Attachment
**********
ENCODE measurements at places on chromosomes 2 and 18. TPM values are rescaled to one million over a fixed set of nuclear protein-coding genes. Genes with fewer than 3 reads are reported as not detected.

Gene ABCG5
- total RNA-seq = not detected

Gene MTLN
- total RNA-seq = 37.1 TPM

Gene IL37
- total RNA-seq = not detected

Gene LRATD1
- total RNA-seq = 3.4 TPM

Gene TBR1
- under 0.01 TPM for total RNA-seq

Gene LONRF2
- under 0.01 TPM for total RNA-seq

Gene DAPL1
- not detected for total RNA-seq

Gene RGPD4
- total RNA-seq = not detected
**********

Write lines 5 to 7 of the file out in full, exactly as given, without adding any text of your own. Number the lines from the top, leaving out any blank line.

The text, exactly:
- total RNA-seq = 37.1 TPM

Gene IL37
- total RNA-seq = not detected